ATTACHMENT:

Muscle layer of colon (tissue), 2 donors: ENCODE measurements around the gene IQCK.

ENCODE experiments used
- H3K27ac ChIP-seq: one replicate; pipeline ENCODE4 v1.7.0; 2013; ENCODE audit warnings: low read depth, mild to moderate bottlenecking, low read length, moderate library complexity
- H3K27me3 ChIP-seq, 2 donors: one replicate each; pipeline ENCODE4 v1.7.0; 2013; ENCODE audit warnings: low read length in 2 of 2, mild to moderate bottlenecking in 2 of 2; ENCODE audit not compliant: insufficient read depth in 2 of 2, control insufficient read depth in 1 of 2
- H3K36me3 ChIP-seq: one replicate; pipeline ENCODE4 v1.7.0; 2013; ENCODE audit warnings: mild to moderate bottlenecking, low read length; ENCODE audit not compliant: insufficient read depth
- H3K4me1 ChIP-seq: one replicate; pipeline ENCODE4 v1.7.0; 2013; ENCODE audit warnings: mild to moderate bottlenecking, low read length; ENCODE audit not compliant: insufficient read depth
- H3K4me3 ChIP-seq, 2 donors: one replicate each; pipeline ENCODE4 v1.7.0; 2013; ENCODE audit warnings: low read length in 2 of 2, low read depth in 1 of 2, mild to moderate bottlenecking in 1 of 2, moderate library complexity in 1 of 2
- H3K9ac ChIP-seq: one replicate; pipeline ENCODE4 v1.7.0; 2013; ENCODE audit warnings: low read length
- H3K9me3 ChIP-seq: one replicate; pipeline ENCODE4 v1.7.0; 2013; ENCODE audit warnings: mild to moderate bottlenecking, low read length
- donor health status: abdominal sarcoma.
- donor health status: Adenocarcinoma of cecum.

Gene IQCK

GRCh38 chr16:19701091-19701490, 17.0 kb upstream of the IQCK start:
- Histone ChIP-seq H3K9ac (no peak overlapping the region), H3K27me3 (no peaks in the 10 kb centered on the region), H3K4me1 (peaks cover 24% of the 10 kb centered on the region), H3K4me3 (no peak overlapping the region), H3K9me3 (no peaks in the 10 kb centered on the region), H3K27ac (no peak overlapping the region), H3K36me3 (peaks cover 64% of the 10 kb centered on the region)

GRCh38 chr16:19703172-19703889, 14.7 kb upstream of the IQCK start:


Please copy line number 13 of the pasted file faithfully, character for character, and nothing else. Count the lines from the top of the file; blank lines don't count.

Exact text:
GRCh38 chr16:19701091-19701490, 17.0 kb upstream of the IQCK start: